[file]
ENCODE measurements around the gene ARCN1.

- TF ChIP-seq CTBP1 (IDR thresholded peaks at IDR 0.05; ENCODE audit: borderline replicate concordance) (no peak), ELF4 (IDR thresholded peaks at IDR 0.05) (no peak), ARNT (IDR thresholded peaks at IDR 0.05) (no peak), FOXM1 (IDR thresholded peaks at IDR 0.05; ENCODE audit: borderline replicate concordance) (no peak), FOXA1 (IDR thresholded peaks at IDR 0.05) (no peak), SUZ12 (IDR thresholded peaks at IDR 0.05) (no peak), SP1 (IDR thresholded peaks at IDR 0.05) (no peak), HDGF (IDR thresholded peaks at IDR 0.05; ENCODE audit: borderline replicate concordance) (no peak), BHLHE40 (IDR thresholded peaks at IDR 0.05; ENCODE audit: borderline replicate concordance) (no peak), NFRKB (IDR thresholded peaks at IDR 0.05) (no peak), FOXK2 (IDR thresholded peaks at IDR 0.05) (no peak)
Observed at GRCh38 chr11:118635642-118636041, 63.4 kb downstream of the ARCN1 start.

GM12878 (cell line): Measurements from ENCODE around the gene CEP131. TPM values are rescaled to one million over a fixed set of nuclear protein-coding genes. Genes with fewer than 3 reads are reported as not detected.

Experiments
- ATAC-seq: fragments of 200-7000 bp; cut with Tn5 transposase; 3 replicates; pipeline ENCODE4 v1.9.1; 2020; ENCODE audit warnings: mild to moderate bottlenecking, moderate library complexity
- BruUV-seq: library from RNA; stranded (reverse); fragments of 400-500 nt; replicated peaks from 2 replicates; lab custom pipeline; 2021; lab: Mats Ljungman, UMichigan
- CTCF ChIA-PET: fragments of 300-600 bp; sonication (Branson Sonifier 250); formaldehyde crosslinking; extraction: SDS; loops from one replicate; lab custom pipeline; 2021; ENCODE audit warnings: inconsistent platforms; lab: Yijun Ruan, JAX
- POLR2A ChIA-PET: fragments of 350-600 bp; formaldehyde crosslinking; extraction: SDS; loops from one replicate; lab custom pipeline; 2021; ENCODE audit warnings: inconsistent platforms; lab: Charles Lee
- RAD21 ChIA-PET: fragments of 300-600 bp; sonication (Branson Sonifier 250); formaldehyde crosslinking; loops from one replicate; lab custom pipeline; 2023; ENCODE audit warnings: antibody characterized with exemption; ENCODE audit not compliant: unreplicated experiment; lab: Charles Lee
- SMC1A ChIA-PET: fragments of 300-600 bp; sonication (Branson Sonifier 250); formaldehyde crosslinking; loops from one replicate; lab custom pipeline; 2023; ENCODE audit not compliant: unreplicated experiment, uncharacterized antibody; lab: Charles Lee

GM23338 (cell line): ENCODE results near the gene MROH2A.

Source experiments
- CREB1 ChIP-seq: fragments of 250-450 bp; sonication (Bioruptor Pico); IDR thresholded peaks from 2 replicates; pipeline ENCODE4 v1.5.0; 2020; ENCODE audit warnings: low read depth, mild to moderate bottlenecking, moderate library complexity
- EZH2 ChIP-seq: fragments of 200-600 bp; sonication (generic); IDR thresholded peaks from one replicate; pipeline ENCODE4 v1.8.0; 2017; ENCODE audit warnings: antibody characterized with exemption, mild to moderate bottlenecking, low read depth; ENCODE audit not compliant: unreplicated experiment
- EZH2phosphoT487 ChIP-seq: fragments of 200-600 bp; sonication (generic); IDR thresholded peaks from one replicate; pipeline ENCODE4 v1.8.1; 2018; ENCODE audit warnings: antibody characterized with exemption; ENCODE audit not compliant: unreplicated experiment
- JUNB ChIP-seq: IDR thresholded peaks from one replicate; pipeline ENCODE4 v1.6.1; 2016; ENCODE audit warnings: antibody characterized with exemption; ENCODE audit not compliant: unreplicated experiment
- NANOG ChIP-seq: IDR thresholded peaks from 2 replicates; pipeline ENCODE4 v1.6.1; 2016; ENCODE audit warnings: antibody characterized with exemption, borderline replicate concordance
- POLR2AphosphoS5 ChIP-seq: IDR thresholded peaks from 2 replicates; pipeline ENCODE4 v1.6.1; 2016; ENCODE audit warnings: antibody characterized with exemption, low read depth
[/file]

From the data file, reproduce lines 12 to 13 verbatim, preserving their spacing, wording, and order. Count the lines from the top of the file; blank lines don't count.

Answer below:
GM23338 (cell line): ENCODE results near the gene MROH2A.

Source experiments